HARARE – Zimbabwe exported tobacco worth over $500 million in the 2013 selling season, with China remaining the biggest buyer, latest statistics from the Tobacco Industry and Marketing Board (TIMB) reveal.
As of last week, the Asian economic giant bought 23 353 750 kg tobacco worth $196 638 575 at an average $8,42 per kg.
China and Zimbabwe’s tobacco trade started in the 1980s after the former developed an interest in the pale to lemon-coloured tobacco produced mostly under irrigation in the Highveld areas of Marondera, Wedza, Beatrice and Harare South.
The last 10 years saw a major shift in China’s import patterns as the Asian giant broadened its scope to include all quality tobacco that is produced in Zimbabwe.
Belgium came in second having bought 19,6 million kg of the golden leaf worth $102 million at an average price of $5,22.
South Africa — which had overtaken China in mid-season — came in a distant third after importing 15 238 891 kg of tobacco worthy $50 million at an average price of $3,31.
The highest export price was $10,03 per kg offered by Japan when it bought 800kg, while Congo offered the lowest price after buying 78 800kg for $0,29.
Andrew Matibiri, the TIMB chief executive, recently indicated that exports to China attracted average prices of $8,60 per kilogramme which was significantly better than the $7,28 price achieved in 2011 when the country exported 57 million kg.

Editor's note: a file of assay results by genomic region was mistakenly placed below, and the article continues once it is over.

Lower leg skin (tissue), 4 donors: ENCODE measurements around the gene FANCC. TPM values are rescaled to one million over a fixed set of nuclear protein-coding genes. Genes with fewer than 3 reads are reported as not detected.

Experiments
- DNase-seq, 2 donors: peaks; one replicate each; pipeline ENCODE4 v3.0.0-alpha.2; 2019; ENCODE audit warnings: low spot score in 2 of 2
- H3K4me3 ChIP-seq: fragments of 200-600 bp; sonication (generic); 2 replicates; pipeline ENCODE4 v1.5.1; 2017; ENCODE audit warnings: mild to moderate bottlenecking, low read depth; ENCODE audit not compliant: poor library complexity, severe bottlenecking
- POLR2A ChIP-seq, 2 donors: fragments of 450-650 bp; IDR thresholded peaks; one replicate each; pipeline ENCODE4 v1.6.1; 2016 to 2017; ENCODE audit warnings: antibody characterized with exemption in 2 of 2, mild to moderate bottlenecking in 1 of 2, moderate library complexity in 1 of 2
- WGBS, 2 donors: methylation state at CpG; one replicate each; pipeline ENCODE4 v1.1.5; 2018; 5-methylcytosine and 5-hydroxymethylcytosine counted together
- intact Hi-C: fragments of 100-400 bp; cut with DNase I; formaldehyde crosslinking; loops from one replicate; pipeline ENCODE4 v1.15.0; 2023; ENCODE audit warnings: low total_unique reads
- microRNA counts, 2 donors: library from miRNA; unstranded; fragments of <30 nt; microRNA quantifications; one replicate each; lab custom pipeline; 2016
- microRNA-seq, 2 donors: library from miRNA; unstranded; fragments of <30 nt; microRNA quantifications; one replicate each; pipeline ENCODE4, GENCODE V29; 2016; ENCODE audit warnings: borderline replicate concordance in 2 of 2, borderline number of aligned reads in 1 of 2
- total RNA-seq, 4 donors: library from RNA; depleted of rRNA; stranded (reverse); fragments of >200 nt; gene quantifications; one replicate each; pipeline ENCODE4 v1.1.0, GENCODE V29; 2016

“Our tobacco continues to be in demand the world over. China is not alone in the pursuit of our tobacco.
“This is so because of its good smoking-flavour and very few cigarette brands globally are made without Zimbabwean components,” said Matibiri.
Zimbabwe earned $525 million for 144 million kgs of tobacco this season, a 46 percent increase from last year’s $360 million.
Overall output missed the 150 million kgs production target for the just ended season but tobacco farming continues to rebound after years of decline.
Meanwhile the number of growers who have so far registered to grow tobacco during the 2013/14 season are 77 290, up from 75 904 recorded last week.
According to TIMB, during a similar period in 2012, approximately 55 211 growers had registered to grow tobacco.
Over the past few years Zimbabwean farmers have been abandoning growing maize due to viability concerns.
Industry experts say most local farmers are now seized with growing tobacco and not the staple crop or other food crops, thereby pushing the country into serious food insecurity.
According to Word Food Programme more than 2,2 million Zimbabweans are facing starvation in the current farming season.